whiner Greenies don't get in the way (Ooohh! ooh! you're glassing in huge
areas of wild-life preserves! Waaaahhhhh!!! And that giant stack with all
those horrible strobe lights on it. Waaaaaaaaaahhhhhhh!!!!) This could
generate huge amounts of electricity, as you could easily have that air
moving at >50 knots up the stack (even natural thermal currents in the
atmosphere often move at 20 knots...channel the hot air from the greenhouse,
and you can get fantastic speeds), and could have a bunch of generators in
line to extract maximum energy from the rising air.
Plus, this technology is very exciting to me as a soaring pilot... 20+ knot
thermals with a nice 1000' marker post! way cool! 2000km cross-country, here
I come! :O)

- Robert

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2003\07\14@213554 by Jinx

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> Actually the idea is to have a giant (several km^2) greenhouse
> underneath, with a 1000' or so tall stack on top. The hot air
> generated in the greenhouse rises up the stack and turns a bunch
> of turbines to generate electricity.

Proposed 1000m stack in Mildura, Victoria, Australia

http://www.enviromission.com.au/index1.htm

5km diameter plastic canopy, 35degC temperature differential
between bottom and top of stack causing 15m/s airflow through
the turbines

An article in Silicon Chip 7/2002 says that a pilot scheme with a
195m stack and 240m diameter greenhouse in Manzanares, Spain
ran for 7 years from 1982-89 producing 50kW of power

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2003\07\14@215941 by Robert Ussery

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----- Original Message -----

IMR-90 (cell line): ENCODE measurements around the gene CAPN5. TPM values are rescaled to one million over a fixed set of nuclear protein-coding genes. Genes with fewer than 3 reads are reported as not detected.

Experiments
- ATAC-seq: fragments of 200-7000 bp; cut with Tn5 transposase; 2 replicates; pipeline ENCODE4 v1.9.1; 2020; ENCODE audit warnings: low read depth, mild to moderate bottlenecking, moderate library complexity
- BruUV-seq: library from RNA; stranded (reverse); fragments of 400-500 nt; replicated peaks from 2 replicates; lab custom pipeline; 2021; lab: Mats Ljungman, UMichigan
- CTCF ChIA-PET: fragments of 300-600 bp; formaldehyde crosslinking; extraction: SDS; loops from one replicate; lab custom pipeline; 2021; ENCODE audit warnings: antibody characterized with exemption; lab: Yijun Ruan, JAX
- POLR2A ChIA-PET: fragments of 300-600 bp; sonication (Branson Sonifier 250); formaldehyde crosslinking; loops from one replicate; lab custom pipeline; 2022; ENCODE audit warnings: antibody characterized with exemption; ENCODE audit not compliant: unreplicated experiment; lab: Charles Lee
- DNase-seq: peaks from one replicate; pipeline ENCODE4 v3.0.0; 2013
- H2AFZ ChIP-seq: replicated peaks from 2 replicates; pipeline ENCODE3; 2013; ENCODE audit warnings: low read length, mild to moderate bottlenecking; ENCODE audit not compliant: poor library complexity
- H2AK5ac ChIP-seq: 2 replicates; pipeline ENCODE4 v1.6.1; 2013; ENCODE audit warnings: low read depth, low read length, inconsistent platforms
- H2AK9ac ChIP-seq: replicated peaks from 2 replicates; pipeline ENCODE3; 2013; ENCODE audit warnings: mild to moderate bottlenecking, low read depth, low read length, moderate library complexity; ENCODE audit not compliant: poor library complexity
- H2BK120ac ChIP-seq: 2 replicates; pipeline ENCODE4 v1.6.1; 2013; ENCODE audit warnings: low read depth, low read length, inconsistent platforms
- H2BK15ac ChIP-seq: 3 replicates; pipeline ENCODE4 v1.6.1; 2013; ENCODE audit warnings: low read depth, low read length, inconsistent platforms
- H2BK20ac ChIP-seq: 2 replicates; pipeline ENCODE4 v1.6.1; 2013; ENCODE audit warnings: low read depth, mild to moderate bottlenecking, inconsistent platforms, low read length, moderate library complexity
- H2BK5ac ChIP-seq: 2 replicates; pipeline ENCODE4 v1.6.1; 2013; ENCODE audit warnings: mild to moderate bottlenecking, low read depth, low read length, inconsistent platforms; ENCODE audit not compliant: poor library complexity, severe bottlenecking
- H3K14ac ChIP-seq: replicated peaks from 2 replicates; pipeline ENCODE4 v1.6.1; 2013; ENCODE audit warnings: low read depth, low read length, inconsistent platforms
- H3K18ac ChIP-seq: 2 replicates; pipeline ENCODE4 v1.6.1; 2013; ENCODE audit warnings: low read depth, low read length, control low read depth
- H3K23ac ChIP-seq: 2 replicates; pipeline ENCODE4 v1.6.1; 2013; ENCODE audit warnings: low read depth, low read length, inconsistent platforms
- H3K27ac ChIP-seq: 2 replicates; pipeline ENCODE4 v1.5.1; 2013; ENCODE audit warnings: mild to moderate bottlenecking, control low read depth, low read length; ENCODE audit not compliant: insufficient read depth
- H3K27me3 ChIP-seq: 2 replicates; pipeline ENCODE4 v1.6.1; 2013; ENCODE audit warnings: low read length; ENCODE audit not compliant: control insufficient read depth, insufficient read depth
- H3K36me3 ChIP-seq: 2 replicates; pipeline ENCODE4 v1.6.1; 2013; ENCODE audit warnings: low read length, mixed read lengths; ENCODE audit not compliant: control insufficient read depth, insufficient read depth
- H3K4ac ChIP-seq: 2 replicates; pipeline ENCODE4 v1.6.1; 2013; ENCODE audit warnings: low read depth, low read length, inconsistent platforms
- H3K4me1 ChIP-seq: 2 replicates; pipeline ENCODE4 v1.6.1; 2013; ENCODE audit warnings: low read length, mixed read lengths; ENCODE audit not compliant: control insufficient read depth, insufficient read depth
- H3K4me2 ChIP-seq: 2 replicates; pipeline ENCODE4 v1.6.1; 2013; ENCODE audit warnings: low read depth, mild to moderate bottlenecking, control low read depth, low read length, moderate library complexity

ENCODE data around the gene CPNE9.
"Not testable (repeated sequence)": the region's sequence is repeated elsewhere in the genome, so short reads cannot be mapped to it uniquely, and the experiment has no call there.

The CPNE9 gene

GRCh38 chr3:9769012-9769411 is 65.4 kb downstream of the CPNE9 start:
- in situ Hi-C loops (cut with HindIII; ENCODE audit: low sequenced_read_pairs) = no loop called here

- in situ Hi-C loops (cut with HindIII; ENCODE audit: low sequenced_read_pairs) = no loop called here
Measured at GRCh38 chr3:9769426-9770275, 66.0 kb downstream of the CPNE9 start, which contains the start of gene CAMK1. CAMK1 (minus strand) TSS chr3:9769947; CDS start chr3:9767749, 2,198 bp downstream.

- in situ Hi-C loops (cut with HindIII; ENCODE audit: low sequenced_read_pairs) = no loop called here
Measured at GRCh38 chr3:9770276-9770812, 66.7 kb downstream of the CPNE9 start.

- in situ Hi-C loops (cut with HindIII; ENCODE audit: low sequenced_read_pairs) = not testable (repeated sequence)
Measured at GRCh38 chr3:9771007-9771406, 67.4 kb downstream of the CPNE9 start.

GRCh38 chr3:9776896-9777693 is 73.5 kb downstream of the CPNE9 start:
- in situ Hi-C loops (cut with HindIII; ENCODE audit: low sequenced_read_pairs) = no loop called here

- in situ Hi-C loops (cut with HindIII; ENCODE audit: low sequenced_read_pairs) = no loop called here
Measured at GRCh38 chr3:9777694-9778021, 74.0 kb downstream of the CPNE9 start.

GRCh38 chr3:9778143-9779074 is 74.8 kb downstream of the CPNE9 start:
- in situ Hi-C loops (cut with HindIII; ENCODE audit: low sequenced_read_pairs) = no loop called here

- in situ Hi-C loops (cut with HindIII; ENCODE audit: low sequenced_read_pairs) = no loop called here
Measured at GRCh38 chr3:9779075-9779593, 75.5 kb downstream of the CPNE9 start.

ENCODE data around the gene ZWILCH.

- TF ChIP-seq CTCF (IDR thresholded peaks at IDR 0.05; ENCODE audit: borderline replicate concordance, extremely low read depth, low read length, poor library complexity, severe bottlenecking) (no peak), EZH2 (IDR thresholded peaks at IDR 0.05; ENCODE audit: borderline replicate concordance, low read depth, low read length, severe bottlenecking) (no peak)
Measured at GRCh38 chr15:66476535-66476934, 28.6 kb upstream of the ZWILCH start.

From: "Jinx" <EraseMEjoecolquittspam_OUTspamTakeThisOuTCLEAR.NET.NZ>

> Proposed 1000m stack in Mildura, Victoria, Australia

Yowee!!! 3200' stack???!!!! Won't the Greenies love that! (Waaaaaaaaahhhhhh!
it's obstructing our view!!! Call the Waaaaaaaaaaahhhhhmbulance [with
apologies to The Kid]!!!!!) Sounds really cool!

> 5km diameter plastic canopy, 35degC temperature differential
> between bottom and top of stack causing 15m/s airflow through
> the turbines

That's 30+ mph! Lots of energy there! Any predictions as to how much energy
they'll be able to actually extract from that? I bet it's a lot!

> An article in Silicon Chip 7/2002 says that a pilot scheme with a
> 195m stack and 240m diameter greenhouse in Manzanares, Spain
> ran for 7 years from 1982-89 producing 50kW of power

Not bad for pretty reliable free energy! I think these would have a huge
advantage over photovoltaic cells because you can still generate
considerable energy on even a cloudy day, since they rely on temp
differences rather than on absolute energy input.

- Robert

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2003\07\15@044833 by Alan B. Pearce
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>Main problem w/ solar is that most solar cells (not the newest crop, but
the
>older ones) are extremely inefficient unless they are oriented
perpendicular
>to the sun (hard to do for a significant period, without motorized
>orientation) and take an enormous amount of room to generate a relatively
>insignificant amount of power. Their best application is for the individual
>power consumer to use as roofing tiles and augment the power he buys. They
>are also nearly worthless during the winter and in areas that don't receive
>constant sunlight. In the U.S., AZ, NM, and NV are about the only places it
>would probably be feasible. Because they aren't as reliable as nuclear,
gas,
>coal, or oil generators, the power company must supply some sort of backup
>generation for those days when the sun don't shine.

I suggest you get a subscription to Home Power magazine and update yourself.
The examples in there have people in the snowy northern states self
sufficient with solar cells and battery banks.

http://www.homepower.com/